Blog: the omphalos in the room

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Is this the best example yet, in the ‘North Essex Garden Communities’ saga, of hyperbole? The land owner consortium behind the new town known as ‘West Tey’ has told the planning inspector that its proposal will be the omphalos of north Essex.  For those unaware, the centre of the Ancient Greek world was symbolised by a stone known as an omphalos.   Tellingly, an ‘Omphalos syndrome’ exists, and refers to the belief that a place is the most important in the world[1].

The north Essex new town proposals have always been based on hype and promises which cannot, in reality, be delivered. We see this when we look at the proposals by the three groups (confusingly) promoting their own different proposals for the same new town:

  1. The North Essex Authorities (NEA). A grouping of three local authorities (Braintree, Colchester & Tendring) with backing from Essex County Council and feasibility money from government.
  2. North Essex Garden Communities Limited[2] (NEGC Ltd). An unaccountable quango with the sole purpose of delivering the three north Essex new towns which have not yet been found sound by the planning inspector.  Owned by the same authorities listed in 1 and with a senior councillor from each on the board.
  3. West Tey Consortium[3]. The group representing around 15 land owners on the biggest part of the new town site, which could deliver up to 17,000 homes.

The NEA published all their latest evidence supporting their desire to build West Tey, East Colchester and West of Braintree this summer.  That is what we were consulted on.    Meanwhile, separately, and at extra cost to the tax-payer, NEGC Ltd has been carrying out its own work, with expensive consultants, to show how it can deliver the very same three new towns.   And the West Tey Consortium has submitted its very own evidence, intended to demonstrate that it can build West Tey without NEGC Ltd or any other state interference.

NEA: no idea

CAUSE has, in our submission to the Inspector which runs to 322 pages[4], analysed the NEA evidence.   We conclude that there are serious problems with viability, delivery of infrastructure, control of land and the sustainability appraisal in the further evidence.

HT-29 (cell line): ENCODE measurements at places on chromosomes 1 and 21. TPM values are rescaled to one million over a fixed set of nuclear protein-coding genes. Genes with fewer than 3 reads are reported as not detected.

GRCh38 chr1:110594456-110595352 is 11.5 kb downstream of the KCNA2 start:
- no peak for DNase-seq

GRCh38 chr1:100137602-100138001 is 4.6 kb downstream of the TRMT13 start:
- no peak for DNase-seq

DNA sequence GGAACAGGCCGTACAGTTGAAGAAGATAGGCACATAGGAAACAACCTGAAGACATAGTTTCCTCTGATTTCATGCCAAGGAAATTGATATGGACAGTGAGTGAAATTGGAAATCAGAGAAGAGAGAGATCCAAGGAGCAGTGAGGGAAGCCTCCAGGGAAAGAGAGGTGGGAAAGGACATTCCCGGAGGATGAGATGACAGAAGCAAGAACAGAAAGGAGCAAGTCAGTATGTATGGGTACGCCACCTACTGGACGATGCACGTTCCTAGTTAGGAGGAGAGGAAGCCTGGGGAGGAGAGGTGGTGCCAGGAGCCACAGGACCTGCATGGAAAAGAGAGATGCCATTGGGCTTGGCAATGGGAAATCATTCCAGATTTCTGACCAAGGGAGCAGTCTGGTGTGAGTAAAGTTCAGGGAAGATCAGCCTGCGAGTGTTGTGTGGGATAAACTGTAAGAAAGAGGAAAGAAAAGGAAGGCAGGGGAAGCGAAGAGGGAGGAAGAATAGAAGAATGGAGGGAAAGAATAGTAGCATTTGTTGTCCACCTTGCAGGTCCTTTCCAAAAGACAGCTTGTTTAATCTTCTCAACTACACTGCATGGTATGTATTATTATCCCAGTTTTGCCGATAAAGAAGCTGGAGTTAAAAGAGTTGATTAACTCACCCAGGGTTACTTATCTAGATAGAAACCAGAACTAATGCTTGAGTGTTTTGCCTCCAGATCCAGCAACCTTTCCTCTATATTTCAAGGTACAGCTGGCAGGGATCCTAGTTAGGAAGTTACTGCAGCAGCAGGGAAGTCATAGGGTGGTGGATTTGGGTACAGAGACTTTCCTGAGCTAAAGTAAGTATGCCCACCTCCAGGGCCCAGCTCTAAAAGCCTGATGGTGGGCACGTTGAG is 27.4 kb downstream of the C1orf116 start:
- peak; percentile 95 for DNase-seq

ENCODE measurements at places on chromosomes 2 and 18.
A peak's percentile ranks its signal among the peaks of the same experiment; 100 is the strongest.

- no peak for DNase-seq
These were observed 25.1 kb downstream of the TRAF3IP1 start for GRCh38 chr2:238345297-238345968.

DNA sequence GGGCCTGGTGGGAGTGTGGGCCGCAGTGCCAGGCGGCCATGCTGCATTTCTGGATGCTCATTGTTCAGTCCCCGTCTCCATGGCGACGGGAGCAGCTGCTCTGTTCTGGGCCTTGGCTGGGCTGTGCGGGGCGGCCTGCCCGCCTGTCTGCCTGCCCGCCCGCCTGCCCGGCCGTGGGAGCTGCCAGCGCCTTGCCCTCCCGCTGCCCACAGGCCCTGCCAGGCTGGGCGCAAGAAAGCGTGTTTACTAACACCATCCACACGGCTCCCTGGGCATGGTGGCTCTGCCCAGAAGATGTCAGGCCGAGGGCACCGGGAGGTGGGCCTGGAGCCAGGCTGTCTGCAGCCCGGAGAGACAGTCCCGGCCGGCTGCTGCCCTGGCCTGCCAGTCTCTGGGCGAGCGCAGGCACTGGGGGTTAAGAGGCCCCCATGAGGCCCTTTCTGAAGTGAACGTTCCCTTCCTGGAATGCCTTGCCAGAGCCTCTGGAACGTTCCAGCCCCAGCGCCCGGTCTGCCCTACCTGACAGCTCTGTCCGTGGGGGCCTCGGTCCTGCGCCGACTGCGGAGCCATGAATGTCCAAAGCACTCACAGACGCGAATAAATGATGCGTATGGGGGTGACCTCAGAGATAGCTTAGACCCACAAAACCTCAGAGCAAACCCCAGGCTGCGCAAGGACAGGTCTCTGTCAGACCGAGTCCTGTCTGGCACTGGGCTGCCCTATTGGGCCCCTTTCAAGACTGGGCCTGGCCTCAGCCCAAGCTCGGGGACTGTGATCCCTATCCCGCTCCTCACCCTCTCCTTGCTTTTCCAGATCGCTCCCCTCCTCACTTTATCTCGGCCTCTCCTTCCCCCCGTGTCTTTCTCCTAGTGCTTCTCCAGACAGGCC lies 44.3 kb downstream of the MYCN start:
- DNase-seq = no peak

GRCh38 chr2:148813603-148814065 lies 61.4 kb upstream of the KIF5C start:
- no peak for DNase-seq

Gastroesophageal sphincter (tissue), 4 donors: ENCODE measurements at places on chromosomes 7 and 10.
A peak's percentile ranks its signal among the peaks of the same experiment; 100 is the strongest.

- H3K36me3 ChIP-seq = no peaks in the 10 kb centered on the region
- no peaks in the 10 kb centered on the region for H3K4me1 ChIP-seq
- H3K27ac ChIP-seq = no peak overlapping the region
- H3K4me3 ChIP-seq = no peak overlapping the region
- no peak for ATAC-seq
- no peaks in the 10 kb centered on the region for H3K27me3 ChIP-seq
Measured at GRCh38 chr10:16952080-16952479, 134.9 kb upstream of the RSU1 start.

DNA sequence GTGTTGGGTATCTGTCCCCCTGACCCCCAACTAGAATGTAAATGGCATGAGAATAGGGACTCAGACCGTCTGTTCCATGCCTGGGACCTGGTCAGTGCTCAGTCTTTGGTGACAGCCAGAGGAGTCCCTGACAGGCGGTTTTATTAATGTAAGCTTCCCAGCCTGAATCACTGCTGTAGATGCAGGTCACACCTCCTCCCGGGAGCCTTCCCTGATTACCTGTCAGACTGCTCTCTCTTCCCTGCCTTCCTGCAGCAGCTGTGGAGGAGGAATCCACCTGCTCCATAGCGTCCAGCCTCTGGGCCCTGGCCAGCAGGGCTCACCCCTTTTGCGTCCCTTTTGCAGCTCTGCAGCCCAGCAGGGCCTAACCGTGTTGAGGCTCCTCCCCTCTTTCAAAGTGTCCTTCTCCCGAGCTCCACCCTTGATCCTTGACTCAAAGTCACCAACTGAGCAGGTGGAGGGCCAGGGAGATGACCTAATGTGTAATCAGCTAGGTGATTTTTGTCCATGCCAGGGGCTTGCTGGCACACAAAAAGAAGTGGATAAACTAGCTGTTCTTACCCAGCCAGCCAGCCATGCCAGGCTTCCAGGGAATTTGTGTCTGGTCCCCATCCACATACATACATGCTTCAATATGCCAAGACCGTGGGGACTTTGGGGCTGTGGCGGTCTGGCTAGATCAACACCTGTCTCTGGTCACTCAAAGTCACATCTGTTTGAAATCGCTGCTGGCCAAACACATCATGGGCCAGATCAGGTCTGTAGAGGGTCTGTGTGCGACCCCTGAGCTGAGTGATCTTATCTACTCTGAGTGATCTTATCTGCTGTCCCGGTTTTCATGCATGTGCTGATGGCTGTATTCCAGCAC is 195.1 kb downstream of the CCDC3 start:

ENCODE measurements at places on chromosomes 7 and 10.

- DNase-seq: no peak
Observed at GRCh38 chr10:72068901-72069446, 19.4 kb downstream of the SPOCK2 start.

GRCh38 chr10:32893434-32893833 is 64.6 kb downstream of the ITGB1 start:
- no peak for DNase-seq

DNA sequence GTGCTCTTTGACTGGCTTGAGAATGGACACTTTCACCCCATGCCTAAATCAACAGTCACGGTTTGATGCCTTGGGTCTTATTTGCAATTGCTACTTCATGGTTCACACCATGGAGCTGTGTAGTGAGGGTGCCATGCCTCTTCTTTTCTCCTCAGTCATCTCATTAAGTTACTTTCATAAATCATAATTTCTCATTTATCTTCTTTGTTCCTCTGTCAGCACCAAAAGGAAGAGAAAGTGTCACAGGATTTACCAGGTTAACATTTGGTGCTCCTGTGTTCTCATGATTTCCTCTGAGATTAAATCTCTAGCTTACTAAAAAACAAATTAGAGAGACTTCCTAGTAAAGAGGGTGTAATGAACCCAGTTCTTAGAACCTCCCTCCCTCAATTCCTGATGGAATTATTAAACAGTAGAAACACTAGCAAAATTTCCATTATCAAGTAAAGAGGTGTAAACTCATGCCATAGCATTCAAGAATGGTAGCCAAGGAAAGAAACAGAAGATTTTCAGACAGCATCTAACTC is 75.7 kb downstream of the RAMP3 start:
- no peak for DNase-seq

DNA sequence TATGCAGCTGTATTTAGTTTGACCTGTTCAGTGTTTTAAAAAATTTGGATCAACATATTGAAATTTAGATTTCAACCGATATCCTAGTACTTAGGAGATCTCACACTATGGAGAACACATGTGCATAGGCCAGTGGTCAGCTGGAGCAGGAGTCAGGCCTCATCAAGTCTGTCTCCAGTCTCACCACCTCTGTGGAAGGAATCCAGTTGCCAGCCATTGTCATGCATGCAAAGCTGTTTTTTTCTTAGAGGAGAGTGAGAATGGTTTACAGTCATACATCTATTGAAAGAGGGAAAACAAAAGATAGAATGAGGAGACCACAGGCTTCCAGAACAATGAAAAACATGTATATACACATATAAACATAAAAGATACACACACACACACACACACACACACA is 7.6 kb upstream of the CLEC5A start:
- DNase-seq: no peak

Our barrister, Martin Edwards, of Cornerstone Barristers, concludes[5], after studying the NEA delivery proposals, that one is lead to “…one inevitable conclusion: that the NEAs currently have no idea how the GCs are to be developed. Without a clear indication, how can the GCs (and therefore the Plan itself) be considered to be “deliverable” and effective and therefore sound? Consequently EB/084 raises a number of questions that must be addressed now and determined before the Plan can be adopted. Furthermore, without these questions being answered substantively, the current round of consultation falls far short of what the law requires.”

NEGC Ltd – is that it?!

In the new NEGC Ltd papers submitted to the Inspector[6] by NEGC Ltd we see that big name consultants have been paid, presumably to give the work greater credibility.  However, the model includes only the most forgiving scenarios, often ignoring the Inspector’s letter, and does not explain why assumptions can be relied on.

The practical and legal complexities of compulsory purchase have been completely ignored.  These include valuation and the need to prove market failure and to pay hope value, public interest, blight, not to mention that these purchases will be deferred over 80 years. The entire new town project hangs on this, yet CAUSES’ legal advice and modelling demonstrates that the hurdles are likely to be insurmountable. Without showing how risks can be addressed, the NEGC modelling is a completely meaningless piece of work.

After three years and £7.6m, NEGC Ltd still has no land, no sound plan and no deliverable or viable way to build its new towns.

West Tey Consortium – watering down

After the discovery that Marks Tey is set to be the heart of the modern world, the remainder of the Consortium’s proposals are rather a let-down:

  • a rapid transit system (RTS) is not considered a pre-requisite for a successful garden community. If one really is considered a necessity, the Consortium does not wish to pay for it…
  • The Inspector should not set artificial triggers, like the need for the A12 or A120 upgrades[7], which might constrain growth of West Tey.
  • The consortium wishes to build West Tey fast, and without state interference. It finds the infrastructure requirements set out in the NEA’s evidence unnecessary, and an unjustified burden
  • It states that the proposal is financially viable…but the appraisals have not been published. Apparently they will be for examination (although they refused to in 2018.
  • And finally, there are lots of references to the delivery partner, London & Quadrant, but it should be noted that L&Q announced[8] last week that it is putting all new housing projects on hold due to rising costs and a downturn in demand.

Here in north Essex, the new towns are based on hype. The proposals are worryingly detached from reality.

West Tey – some omphalos: more likely it will be a sprawling commuter development.   The question is, can Omphalos syndrome be treated?


Protestors stop on their walk from Copford across the navel of the modern world


[1] Read more:





[6] All responses here:

[7] They go on to say:  2.5k homes can be built before road improvements; 6.5k when A12 is widened; 9k when their Coggeshall-A12 bypass is built (will it ever and do we want one?) and  17k plus when the A120 is dualled.